Intel has opened a competition to encourage designers to produce a 'sexy' PC, with $1m on the table for the winning product. Is it just me, or do 'sex' and 'PC design' struggle to occupy the same sentence?

Creating a system that won't look out of place in the living room is central to Intel's vision of the Viiv ecosystem, where the PC controls and delivers films and music to couch potatoes. But the company is having trouble convincing people that they really want a computer to dominate their living area, hence its desire for an alluring design.

Even for the technophiles among us, there's surely some relief at the end of the day when we shut down our system and revert to the predictable and reliable on/off facilities of the TV, DVD player and remote control. Given the quirky history of PC reliability, putting one at the centre of our entertainment could add a few complications to the process of rest and relaxation.

And even if Intel's Viiv PCs do turn out to be as simple to use as traditional entertainment devices, it will take time before the public is convinced.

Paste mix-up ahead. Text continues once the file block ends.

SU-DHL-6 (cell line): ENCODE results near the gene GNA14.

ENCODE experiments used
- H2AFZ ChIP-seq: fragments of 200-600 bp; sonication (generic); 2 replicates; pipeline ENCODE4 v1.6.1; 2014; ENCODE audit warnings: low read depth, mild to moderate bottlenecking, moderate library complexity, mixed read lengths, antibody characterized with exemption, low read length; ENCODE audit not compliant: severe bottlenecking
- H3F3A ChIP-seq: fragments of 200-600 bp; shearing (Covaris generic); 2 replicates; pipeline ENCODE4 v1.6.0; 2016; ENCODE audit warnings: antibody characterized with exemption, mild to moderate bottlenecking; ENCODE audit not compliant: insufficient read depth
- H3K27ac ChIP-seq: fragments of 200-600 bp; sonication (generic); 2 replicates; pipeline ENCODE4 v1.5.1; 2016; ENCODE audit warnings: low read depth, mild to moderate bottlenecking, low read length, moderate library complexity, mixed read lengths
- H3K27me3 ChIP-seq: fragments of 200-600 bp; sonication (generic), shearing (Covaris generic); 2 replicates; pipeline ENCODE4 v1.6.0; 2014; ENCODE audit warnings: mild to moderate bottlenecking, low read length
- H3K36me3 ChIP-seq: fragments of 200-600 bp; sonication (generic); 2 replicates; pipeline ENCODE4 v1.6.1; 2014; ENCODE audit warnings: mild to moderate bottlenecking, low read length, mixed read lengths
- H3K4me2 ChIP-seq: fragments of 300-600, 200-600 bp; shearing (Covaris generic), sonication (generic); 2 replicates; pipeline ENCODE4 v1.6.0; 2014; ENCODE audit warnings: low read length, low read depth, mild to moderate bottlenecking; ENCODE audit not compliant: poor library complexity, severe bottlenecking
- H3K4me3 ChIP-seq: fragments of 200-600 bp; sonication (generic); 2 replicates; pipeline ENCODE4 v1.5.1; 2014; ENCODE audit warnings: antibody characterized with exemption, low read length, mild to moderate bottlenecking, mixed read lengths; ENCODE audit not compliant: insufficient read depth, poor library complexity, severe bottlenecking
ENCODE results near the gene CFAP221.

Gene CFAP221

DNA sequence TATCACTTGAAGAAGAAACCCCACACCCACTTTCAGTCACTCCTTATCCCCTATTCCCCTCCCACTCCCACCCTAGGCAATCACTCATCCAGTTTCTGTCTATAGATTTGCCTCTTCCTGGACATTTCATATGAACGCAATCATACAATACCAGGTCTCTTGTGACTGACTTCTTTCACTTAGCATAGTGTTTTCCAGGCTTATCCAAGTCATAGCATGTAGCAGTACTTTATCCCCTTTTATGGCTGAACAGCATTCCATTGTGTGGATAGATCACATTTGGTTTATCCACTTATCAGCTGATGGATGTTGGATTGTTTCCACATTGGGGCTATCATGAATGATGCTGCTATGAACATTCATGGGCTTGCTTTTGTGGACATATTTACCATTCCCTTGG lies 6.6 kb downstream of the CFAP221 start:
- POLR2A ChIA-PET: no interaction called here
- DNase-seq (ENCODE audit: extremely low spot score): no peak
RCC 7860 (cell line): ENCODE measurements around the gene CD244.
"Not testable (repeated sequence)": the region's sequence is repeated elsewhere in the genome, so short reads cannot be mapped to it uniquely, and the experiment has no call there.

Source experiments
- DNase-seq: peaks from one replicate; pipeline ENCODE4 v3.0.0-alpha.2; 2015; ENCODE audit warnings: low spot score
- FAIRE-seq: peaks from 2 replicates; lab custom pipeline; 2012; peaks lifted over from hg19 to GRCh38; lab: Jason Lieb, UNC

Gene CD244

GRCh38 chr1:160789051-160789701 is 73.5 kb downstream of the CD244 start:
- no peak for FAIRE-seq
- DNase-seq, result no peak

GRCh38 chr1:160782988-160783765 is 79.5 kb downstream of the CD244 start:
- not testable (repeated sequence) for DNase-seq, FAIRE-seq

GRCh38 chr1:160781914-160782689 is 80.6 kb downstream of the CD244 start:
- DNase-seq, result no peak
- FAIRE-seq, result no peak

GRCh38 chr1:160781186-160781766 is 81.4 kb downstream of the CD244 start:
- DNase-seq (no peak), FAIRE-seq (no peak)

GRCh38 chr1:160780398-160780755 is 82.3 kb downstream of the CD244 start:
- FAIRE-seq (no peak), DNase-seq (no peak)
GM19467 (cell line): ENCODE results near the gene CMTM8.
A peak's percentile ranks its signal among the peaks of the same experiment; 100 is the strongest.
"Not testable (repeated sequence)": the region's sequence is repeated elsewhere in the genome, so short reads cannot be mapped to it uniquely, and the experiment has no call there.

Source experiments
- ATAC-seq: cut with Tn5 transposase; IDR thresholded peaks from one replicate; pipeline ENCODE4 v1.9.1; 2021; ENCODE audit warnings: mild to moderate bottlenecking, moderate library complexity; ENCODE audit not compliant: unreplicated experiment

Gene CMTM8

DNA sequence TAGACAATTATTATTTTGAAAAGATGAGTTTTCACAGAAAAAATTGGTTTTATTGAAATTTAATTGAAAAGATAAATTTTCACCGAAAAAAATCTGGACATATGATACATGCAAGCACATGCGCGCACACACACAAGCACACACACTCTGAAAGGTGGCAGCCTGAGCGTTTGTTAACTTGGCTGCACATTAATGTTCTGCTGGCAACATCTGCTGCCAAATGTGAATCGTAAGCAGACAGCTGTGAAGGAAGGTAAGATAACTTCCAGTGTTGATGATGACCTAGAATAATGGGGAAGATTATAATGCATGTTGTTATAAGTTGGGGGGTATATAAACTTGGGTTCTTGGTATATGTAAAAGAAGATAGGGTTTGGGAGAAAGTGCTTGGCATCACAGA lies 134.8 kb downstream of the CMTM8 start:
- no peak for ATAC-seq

That's not to say I think PCs won't have an impact on our media habits – they already are, with services such as iTunes and YouTube. But I'm starting to lean towards Intel competitor AMD's thinking on how this will work in future. AMD doesn't believe we're ready for the PC-based living room either. The AMD Live platform is based around the idea of having the media-serving PC located somewhere else in the house, working in tandem with a set-top-box – a much more recognisable and reliable device – in the living room.

Sleek, small PCs that buck the beige-box trend should be encouraged. But placing them next to the TV is a non-starter.

More details of the competition can be found here.